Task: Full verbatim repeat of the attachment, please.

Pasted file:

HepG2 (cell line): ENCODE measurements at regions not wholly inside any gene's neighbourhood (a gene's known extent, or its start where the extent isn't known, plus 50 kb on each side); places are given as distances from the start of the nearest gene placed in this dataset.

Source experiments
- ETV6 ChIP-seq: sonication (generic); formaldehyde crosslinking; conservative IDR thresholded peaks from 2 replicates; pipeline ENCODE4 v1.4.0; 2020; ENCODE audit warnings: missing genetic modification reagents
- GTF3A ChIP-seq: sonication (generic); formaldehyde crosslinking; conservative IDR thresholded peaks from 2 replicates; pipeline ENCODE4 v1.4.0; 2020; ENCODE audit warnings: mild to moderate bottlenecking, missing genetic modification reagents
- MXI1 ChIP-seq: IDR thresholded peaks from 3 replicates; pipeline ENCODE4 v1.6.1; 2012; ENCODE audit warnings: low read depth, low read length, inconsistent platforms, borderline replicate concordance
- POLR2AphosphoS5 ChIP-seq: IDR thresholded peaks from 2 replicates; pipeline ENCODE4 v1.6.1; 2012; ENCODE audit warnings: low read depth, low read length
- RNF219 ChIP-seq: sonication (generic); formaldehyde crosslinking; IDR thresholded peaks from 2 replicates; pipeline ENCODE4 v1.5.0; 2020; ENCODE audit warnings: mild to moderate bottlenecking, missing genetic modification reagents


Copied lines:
HepG2 (cell line): ENCODE measurements at regions not wholly inside any gene's neighbourhood (a gene's known extent, or its start where the extent isn't known, plus 50 kb on each side); places are given as distances from the start of the nearest gene placed in this dataset.

Source experiments
- ETV6 ChIP-seq: sonication (generic); formaldehyde crosslinking; conservative IDR thresholded peaks from 2 replicates; pipeline ENCODE4 v1.4.0; 2020; ENCODE audit warnings: missing genetic modification reagents
- GTF3A ChIP-seq: sonication (generic); formaldehyde crosslinking; conservative IDR thresholded peaks from 2 replicates; pipeline ENCODE4 v1.4.0; 2020; ENCODE audit warnings: mild to moderate bottlenecking, missing genetic modification reagents
- MXI1 ChIP-seq: IDR thresholded peaks from 3 replicates; pipeline ENCODE4 v1.6.1; 2012; ENCODE audit warnings: low read depth, low read length, inconsistent platforms, borderline replicate concordance
- POLR2AphosphoS5 ChIP-seq: IDR thresholded peaks from 2 replicates; pipeline ENCODE4 v1.6.1; 2012; ENCODE audit warnings: low read depth, low read length
- RNF219 ChIP-seq: sonication (generic); formaldehyde crosslinking; IDR thresholded peaks from 2 replicates; pipeline ENCODE4 v1.5.0; 2020; ENCODE audit warnings: mild to moderate bottlenecking, missing genetic modification reagents